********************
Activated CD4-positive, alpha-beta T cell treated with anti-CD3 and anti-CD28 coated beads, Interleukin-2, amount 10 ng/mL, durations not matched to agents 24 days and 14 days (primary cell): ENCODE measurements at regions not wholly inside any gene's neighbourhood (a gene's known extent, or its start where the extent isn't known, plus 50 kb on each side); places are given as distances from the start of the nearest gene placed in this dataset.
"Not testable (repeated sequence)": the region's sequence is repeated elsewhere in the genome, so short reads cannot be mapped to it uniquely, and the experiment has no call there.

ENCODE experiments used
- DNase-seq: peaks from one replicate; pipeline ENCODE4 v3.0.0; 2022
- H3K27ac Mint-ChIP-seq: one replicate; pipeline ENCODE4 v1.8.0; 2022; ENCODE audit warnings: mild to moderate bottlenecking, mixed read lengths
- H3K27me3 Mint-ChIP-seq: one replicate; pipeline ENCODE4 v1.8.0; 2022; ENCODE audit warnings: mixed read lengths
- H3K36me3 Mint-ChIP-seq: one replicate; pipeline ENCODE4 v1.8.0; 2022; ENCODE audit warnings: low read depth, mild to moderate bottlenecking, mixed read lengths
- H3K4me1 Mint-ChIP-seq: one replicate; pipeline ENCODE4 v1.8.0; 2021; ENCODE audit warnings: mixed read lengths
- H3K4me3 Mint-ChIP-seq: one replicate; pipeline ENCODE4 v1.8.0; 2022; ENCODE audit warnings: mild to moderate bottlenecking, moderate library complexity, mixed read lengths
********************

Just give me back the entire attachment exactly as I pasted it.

Activated CD4-positive, alpha-beta T cell treated with anti-CD3 and anti-CD28 coated beads, Interleukin-2, amount 10 ng/mL, durations not matched to agents 24 days and 14 days (primary cell): ENCODE measurements at regions not wholly inside any gene's neighbourhood (a gene's known extent, or its start where the extent isn't known, plus 50 kb on each side); places are given as distances from the start of the nearest gene placed in this dataset.
"Not testable (repeated sequence)": the region's sequence is repeated elsewhere in the genome, so short reads cannot be mapped to it uniquely, and the experiment has no call there.

ENCODE experiments used
- DNase-seq: peaks from one replicate; pipeline ENCODE4 v3.0.0; 2022
- H3K27ac Mint-ChIP-seq: one replicate; pipeline ENCODE4 v1.8.0; 2022; ENCODE audit warnings: mild to moderate bottlenecking, mixed read lengths
- H3K27me3 Mint-ChIP-seq: one replicate; pipeline ENCODE4 v1.8.0; 2022; ENCODE audit warnings: mixed read lengths
- H3K36me3 Mint-ChIP-seq: one replicate; pipeline ENCODE4 v1.8.0; 2022; ENCODE audit warnings: low read depth, mild to moderate bottlenecking, mixed read lengths
- H3K4me1 Mint-ChIP-seq: one replicate; pipeline ENCODE4 v1.8.0; 2021; ENCODE audit warnings: mixed read lengths
- H3K4me3 Mint-ChIP-seq: one replicate; pipeline ENCODE4 v1.8.0; 2022; ENCODE audit warnings: mild to moderate bottlenecking, moderate library complexity, mixed read lengths